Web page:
Peace talks between the Taliban and the Afghan government have resumed in the Qatari capital Doha after weeks of delays, escalating violence and a change in US diplomatic leadership as the Biden administration began.
Taliban spokesman Mohammad Naeem tweeted on Monday night the resumption of the talks, which were the outcome of an agreement between the Afghan armed group and the US in February 2020.
But the administration of President Joe Biden is reviewing the agreement, which was aimed at ending the longest war the US has fought. The Taliban has been fighting the combined forces of the Western-backed Kabul government and foreign troops since it was toppled in a US-led invasion of Afghanistan in 2001.
Last week, the Taliban in an open letter called on the US to fully implement the Doha accord, including the withdrawal of all international troops, saying it had committed to its side of the deal – to secure US security interests in the war-torn country.
Setting the agenda
There were no details about the talks except for an announcement that the first item of business would be setting the agenda.
When talks ended abruptly in January, days after they began, both sides submitted their wish lists for agendas which they now have to sift through to agree on negotiation items and the order in which they will be tackled.
The priority for the Afghan government, Washington and NATO is a serious reduction in violence that can lead to a ceasefire, the Taliban have until now resisted any immediate ceasefire.
Washington is reviewing the Doha peace agreement the previous Trump administration signed with the Taliban as consensus mounts in Washington that a delay of the withdrawal deadline is needed. The Taliban have resisted suggestions of even a brief extension.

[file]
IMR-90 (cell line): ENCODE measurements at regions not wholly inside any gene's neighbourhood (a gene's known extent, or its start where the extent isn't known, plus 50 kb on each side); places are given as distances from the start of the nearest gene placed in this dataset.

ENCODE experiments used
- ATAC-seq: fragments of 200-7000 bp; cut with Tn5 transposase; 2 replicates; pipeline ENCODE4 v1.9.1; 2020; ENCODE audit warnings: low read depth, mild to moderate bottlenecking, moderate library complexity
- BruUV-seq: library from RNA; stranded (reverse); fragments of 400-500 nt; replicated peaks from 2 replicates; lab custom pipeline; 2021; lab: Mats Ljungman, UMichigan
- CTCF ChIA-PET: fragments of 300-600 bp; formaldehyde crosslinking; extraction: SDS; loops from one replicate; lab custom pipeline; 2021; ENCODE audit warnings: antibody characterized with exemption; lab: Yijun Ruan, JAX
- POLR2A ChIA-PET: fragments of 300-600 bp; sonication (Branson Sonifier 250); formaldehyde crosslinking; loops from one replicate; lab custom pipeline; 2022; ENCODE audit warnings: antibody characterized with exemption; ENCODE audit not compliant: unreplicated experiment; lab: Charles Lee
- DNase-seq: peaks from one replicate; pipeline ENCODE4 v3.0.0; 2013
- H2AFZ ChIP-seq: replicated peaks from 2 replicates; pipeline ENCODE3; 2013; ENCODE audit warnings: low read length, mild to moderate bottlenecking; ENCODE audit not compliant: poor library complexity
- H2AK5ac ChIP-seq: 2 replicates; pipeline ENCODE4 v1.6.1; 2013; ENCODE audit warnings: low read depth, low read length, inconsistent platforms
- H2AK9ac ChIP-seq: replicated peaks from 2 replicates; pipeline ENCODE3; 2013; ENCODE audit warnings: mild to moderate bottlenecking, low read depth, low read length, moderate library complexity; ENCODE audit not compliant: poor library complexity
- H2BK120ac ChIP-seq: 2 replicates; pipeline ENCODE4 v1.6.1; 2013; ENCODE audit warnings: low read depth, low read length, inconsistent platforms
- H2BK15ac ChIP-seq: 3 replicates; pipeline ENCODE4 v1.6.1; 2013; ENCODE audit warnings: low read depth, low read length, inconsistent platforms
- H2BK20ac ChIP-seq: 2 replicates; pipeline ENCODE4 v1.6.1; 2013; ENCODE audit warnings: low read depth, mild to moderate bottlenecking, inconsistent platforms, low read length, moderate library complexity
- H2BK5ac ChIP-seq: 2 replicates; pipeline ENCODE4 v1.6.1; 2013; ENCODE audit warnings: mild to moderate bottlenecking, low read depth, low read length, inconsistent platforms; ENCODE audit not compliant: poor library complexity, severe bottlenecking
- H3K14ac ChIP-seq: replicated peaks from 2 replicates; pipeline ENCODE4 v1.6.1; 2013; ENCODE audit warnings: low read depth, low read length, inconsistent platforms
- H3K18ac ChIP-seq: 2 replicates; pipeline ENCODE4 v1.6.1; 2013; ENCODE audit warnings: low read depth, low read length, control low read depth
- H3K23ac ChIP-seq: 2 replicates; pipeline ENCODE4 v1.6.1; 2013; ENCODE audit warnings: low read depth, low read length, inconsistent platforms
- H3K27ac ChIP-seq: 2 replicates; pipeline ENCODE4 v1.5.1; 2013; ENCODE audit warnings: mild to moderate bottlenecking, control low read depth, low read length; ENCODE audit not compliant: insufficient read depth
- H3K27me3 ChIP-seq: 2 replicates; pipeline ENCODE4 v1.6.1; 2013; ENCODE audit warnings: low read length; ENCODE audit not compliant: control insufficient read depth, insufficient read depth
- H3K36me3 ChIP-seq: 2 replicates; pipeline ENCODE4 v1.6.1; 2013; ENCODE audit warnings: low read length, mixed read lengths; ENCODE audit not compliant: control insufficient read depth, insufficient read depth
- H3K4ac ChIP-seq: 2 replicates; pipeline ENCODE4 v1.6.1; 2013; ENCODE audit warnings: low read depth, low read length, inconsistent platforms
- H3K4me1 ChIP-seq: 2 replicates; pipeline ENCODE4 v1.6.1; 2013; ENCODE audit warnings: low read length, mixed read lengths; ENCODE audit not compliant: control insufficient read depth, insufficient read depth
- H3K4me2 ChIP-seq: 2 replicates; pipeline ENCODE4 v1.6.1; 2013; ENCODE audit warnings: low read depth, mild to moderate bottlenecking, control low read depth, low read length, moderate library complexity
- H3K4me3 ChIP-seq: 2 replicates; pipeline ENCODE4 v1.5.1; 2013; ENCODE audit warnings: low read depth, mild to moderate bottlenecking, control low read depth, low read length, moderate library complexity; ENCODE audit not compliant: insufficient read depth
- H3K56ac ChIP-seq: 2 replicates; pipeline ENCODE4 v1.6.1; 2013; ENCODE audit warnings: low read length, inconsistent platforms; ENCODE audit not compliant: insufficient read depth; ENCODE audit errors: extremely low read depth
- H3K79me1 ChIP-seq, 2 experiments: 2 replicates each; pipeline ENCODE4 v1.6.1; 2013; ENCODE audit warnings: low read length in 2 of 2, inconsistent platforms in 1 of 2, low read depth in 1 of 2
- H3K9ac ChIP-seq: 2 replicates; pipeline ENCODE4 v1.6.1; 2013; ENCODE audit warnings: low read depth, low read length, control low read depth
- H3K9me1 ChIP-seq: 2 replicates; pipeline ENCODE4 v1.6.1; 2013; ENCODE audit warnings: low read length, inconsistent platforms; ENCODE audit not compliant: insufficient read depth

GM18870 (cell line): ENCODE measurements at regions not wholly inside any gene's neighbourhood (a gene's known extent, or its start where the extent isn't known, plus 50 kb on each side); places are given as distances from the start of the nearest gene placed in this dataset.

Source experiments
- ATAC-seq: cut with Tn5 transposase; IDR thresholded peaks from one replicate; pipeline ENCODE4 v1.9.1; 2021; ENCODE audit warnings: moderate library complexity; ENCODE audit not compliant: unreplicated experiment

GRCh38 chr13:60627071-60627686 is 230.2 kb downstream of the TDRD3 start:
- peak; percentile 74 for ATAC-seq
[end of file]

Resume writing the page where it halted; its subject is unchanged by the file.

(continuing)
There has been a suggestion of a smaller intelligence-based force staying behind that would focus almost exclusively on ‘counterterrorism’ and an increasingly active and deadly ISIL (ISIS) affiliate in eastern Afghanistan.
But neither Washington nor NATO has yet announced a decision on the fate of an estimated 10,000 foreign troops, including 2,500 American soldiers, still stationed in Afghanistan.
NATO Secretary-General Jens Stoltenberg said last week that the troops from the transatlantic alliance would not withdraw from Afghanistan “before the time is right”, adding that the Taliban must do more to meet the terms of the agreement with the US.
The Biden administration, which has emphasised a political solution to the protracted conflict, retained US diplomat Zalmay Khalilzad, who negotiated the US agreement with the Taliban but has until now avoided any definitive statements about the road forward on Afghanistan.
The resumption in talks in Doha comes on the heels of hectic diplomatic activity, including reaching out to Pakistani officials and its powerful Army Chief General Qamar Javed Bajwa.
Pakistan is seen as critical to getting the Taliban back to the negotiating table, and it can use its influence to pressure the Taliban to reduce violence in Afghanistan.
Last week, the head of US Central Command, General Kenneth F McKenzie, was in Islamabad, as was Russian President Vladimir Putin’s Afghan envoy, Zamir Kabulov and Qatari foreign ministry special envoy Mutlaq Bin Majed Al Qahtani.
Afghan President Ashraf Ghani’s special envoy Umar Daudzai is expected in Islamabad on Wednesday.
While details of the meetings have been sketchy, Afghanistan featured prominently and officials familiar with the talks said a reduction of violence and eventual ceasefire dominated discussions.